Dog owners who are afraid of storms can also cause their dog to be anxious – the dog’s fear could be from watching how their owner or another pet reacts. It’s not always easy to remain calm, especially if a severe storm heading your way has produced tornadoes, but it’s important to stay calm to assure your dog everything is fine. If a dog’s fear isn’t severe, when you stay calm it helps him learn there’s nothing to be afraid of. However, it can be more complicated for some dogs.

Some dogs find comfort in a safe area where they can’t see the lightning or hear the thunder. A basement is a good place to create a space in a windowless room, or set up a thunderstorm maja dumatcovered crate that’s den like. Provide food, water, favorite toys or blanket and some of your dog’s favorite CANIDAE treats. Only reward positive behavior so he learns to associate the treat with the behavior you want.

Playing classical music just loud enough to block out the storm can help calm a scared dog, and playing inside games can help distract your pet until the storm has passed. Storm jackets may be beneficial for some dogs, especially ones that have an anti-static lining. Studies have shown these jackets do have a positive effect. In extreme cases, medication may be needed.

Why some dogs are afraid of thunderstorms and others are not isn’t something scientists fully understand. If your dog is afraid of storms, be patient and understanding. Don’t punish or try to soothe him. Give him a space he feels safe in, where he can wait out the storm. It should be a place he can get to even when you aren’t at home.

Top photo by Edd Prince
Middle photo by Alicia Nijdam
Bottom photo by Maja Dumat

Read more articles by Linda Cole

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Comments

  1. Christina Dougal says:

    Our 2 dogs get very shaky and whine during them but they feel better if they are in contact with one of us even if its just the shoe we are wearing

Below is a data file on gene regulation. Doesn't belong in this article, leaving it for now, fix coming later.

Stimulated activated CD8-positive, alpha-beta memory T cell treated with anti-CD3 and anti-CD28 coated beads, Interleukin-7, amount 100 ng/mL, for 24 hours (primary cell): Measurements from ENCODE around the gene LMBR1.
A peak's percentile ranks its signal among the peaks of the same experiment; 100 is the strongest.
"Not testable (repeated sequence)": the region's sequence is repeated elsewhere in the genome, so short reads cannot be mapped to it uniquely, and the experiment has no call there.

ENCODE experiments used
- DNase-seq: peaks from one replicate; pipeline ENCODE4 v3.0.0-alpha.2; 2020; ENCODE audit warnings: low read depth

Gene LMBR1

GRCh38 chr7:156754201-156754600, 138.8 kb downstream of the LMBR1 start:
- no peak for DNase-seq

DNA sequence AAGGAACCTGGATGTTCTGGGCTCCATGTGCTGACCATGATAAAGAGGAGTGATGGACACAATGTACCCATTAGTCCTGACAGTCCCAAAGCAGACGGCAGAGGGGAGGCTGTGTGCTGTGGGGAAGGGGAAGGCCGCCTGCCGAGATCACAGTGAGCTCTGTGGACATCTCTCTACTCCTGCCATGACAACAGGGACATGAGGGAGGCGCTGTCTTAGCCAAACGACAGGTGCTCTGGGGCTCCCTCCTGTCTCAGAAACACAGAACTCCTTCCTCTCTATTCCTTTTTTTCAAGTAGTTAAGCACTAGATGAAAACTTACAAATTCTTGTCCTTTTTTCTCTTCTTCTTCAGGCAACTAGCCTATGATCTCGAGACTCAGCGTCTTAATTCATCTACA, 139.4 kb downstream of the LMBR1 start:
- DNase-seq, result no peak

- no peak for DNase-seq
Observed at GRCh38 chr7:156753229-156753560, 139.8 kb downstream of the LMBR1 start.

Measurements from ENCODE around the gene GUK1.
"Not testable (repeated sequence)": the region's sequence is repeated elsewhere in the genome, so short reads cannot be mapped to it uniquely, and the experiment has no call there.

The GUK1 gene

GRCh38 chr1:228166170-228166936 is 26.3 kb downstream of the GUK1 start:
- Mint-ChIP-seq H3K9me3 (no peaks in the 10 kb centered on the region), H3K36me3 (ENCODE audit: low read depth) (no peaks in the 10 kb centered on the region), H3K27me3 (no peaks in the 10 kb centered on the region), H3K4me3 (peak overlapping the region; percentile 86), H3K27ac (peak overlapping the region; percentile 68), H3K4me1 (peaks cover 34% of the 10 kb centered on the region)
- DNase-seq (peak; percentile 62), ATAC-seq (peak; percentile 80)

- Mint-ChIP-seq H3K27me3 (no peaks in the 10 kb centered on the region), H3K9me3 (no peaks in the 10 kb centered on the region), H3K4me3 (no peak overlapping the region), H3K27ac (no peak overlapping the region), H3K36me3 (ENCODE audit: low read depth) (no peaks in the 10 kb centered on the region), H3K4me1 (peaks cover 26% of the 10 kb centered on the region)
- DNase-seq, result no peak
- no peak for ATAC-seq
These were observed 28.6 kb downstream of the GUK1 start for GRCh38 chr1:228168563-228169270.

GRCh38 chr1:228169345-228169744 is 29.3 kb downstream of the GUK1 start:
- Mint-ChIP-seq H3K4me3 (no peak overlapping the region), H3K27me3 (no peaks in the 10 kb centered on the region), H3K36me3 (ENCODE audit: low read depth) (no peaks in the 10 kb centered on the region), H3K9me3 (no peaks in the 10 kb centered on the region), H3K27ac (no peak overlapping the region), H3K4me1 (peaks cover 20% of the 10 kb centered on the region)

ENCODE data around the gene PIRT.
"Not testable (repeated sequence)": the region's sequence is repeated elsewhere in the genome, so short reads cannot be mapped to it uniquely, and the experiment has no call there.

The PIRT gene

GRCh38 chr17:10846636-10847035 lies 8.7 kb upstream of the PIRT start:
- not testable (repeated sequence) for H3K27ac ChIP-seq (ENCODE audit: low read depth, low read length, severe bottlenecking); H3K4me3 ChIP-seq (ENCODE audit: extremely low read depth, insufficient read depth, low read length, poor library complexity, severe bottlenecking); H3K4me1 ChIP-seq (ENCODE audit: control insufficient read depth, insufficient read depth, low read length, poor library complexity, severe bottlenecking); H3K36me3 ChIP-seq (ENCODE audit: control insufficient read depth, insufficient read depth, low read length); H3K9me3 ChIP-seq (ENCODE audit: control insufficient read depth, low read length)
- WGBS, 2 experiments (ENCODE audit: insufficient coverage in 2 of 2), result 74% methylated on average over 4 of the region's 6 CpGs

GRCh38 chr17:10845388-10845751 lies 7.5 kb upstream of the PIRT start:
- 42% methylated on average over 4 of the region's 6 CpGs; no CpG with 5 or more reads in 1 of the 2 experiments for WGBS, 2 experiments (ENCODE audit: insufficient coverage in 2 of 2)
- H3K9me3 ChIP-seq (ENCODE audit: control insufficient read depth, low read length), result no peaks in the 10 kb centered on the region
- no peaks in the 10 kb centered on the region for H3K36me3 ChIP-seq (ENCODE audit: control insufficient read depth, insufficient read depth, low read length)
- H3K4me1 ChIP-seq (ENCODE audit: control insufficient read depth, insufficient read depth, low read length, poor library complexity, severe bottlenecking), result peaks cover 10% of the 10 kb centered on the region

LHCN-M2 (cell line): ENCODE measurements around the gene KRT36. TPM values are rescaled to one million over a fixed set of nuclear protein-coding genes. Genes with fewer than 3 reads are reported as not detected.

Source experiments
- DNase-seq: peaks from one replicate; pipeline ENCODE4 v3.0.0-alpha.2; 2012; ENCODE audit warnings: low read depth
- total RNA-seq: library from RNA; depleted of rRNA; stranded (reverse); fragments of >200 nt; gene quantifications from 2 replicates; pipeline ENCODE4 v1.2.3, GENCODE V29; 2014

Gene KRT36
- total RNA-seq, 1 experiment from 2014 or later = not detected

2. If some dogs can hear a storm coming before it arrives, that could suggest static electricity in the air. My two frantic whippets were calmed almost instantly during a recent severe storm by hearing Mozart’s clarinet quintet. Could it be that the sound waves from this particular instrument- the clarinet, have a neutralising affect on the atmosphere? Anyway,it worked!

  3. joanne says:

    I have 2 dogs. My lab is very affected my rain, lightening & thunder. I believe from watching his behavior it is not only about the rain, lightening and sound of the thunder. It has to do with the smell of the atmosphere, and static charge. I watch him go to pipes, cable wires, cords plugged into walls, and the bathtub. It’s very sad to see, I have tried the thunder shirt, didn’t help. My other dog is oblivious to all of this. very good article.

  4. David says:

    This article could use some citations. Many of the claims made may be popular, even commonly accepted among dog behaviorists, but others seem dubious, such as the bit about dogs finding places to hide that are less likely to allow static charge buildup. Interesting idea… just not sure the physical chemistry supports it.

    I found your article while contemplating my own corgi’s terror. Thanks for writing it; just add some cites if you ever update it.